Tag Archives: Classical Persian

Essays on Persian Poetry in Honor of Dick Davis

Seyed-Ghorab, Ali-Asghar (ed.). 2018. The Layered Heart: Essays on Persian Poetry, A Celebration in Honor of Dick Davis. Washington, D.C: Mage Publishers.
The Layered Heart : Essays on Persian Poetry is published in celebration of the poet and scholar Dick Davis, dubbed “our pre-eminent translator from Persian” by The Washington Post. Edited by Ali-Asghar Seyed-Ghorab, Associate Professor of Persian at Leiden University, the volume includes twenty-one essays about Persian culture and literature, ranging from classical Persian poetry to modern literary topics. Written by foremost scholars in the field, each of the essays is original and ground-breaking either in content or in methodology, while together they encompass a broad sweep of Iranian history, from pre-Islamic times to the present. They offer a fascinating, multi-faceted view of the Persian classics – from poetry in praise of wine, and the portrayal of love in Persian-European medieval romances, to an examination of Ferdowsi’s monumental epic, the Shahnameh, its connection with the Persian oral tradition and its later reception in Iran, Afghanistan, India, and Europe. Modern topics include an analysis of Lahuti’s letter poem to Joseph Stalin, published for the first time in Persian and English, the celebrated novel My Uncle Napoleon, and trends in poetry before and after the Iranian Revolution of 1979.
Table of Contents
  • Ehsan Yarshater: “Voyages in Literature”
  • Ahmad Karimi-Hakkak: “Continuity and Creativity: Models of Change in Persian Poetry, Classical and Modern”
  • Saeed Honarmand: “Between the Water and the Wall: The Power of Love in Medieval Persian Romance”
  • Christine van Ruymbeke: “Wretched King Mobad Loses the War of Love”
  • Asghar Seyed-Ghorab: “Of Love and Loyalty: The Middle English Floris and Blancheflour and the Persian Warqa and Golshāh”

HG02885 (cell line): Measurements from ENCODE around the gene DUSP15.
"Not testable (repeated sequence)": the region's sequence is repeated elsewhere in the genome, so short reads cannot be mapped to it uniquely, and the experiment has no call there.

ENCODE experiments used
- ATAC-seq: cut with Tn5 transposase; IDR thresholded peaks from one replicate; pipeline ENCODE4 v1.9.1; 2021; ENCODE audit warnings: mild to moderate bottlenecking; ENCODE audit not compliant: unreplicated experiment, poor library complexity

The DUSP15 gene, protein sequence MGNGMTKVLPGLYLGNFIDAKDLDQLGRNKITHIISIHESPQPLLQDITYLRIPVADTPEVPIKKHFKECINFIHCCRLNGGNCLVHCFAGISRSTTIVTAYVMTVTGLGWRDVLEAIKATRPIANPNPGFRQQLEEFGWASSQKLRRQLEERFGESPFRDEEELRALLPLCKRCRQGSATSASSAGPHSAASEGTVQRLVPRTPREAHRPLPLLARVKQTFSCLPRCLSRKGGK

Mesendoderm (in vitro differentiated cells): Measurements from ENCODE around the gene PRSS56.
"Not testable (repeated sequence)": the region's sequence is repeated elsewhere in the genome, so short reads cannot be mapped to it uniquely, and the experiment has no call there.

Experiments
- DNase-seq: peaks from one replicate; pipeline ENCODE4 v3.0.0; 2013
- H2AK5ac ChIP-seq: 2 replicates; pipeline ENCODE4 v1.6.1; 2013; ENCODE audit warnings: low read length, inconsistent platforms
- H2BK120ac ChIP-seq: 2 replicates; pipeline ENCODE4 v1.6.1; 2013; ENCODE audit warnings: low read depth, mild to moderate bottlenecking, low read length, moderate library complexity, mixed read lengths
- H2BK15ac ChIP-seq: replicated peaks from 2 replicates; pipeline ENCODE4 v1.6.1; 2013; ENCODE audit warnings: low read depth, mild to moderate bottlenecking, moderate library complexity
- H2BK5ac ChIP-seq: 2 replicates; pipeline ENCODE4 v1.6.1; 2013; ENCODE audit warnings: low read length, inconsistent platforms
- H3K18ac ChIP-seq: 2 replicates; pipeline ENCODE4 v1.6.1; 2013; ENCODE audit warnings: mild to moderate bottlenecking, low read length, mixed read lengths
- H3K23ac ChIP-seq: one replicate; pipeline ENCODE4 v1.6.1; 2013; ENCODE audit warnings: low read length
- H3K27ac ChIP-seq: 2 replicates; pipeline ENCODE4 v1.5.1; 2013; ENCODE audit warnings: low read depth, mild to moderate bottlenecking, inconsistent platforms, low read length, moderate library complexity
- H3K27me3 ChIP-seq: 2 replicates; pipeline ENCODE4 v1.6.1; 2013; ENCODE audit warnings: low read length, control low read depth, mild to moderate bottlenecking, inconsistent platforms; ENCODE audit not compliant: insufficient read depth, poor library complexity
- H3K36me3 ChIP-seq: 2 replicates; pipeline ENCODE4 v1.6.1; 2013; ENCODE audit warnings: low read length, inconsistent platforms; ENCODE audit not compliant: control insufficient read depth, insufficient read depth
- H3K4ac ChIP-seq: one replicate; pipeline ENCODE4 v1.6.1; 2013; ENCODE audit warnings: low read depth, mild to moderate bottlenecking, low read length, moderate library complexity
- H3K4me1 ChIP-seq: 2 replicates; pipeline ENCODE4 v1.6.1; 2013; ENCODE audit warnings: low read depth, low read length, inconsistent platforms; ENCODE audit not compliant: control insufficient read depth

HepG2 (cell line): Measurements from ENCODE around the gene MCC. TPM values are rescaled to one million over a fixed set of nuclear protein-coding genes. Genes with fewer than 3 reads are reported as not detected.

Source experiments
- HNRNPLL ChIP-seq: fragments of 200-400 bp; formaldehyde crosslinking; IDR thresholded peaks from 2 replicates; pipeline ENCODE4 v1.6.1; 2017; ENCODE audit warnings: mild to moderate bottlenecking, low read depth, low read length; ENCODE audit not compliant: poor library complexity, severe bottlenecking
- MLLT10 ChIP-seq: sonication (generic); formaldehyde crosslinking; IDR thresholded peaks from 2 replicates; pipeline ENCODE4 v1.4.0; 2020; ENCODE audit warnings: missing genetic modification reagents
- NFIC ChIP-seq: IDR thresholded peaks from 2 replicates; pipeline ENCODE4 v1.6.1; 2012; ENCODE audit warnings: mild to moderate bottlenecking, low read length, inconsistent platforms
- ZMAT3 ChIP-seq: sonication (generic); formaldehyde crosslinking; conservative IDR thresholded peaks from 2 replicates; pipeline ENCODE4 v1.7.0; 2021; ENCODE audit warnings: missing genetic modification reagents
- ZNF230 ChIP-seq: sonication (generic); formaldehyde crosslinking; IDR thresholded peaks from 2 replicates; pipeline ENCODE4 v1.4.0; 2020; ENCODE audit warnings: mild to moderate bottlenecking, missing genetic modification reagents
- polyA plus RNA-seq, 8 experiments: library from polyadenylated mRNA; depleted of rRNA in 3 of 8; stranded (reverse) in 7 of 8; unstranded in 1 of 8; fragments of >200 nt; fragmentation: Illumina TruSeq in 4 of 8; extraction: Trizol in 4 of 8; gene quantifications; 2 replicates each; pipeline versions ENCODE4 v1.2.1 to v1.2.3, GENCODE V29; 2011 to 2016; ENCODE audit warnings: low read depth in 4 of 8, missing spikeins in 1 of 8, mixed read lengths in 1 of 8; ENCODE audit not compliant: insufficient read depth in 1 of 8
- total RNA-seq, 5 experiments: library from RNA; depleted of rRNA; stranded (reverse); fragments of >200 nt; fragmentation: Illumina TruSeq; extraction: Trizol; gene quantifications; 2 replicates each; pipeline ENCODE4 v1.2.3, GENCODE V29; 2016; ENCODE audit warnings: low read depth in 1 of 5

• Kamran Talattof: “What Kind of Wine Did Rudaki Desire? Samanids’ Search for Cultural and National Identity”
  • Paul Losensky: “Song of the Cupbearer by Mohammad Sūfī Māzandarānī”
  • Saghi Gazerani: “Zahhak’s Story and History”
  • H.E. Chehabi: “Wrestling in the Shahnameh and Later Persian Epics”
  • Sunil Sharma: “Heroes, Husbands, and Rhino Hunters: Sekandar and Bahram Gur in the Shahnameh”
  • Abbas Amanat: “Shahnameh-ye Naderi and the Revival of Epic Poetry in Post-Safavid Iran”
  • Reza Shaghaghi Zarghamee: “From Scythia to Sistan: Reconciling the Shahnameh and Herodotus to Discover the Origins of the Rostam Legend”
  • Olga M. Davidson: “On the Sources of the Shahnameh”
  • Franklin Lewis: “Shifting Allegiances: Primordial Relationships and How They Change in the Shahnameh”
  • Charles Melville: “The Shahnameh in India: Tārīkh-i Dilgushā-yi Shamshīr Khānī”
  • Margaret A. Mills:  “Kok Kohzad in Afghanistan: Local Knowledge and Shahnameh Characters”
  • Firuza Melville: “Side-Saddle Tazmin, or, the Post-Shahnameh for Victorian Children”
  • Natalia Chalisova: “Poet and Ruler: The Case of Dāstān-e gol, Lahuti’s Poem for Stalin”
  • Fatemeh Shams: “From Revolution to Silence: The Political and Literary Life of Qaysar Aminpur”
  • Saeedeh Shahnahpur: “Literature Beyond Borders: Modern Persian Novels in English Translation, The Case of Pezeshkzād’s My Uncle Napoleon”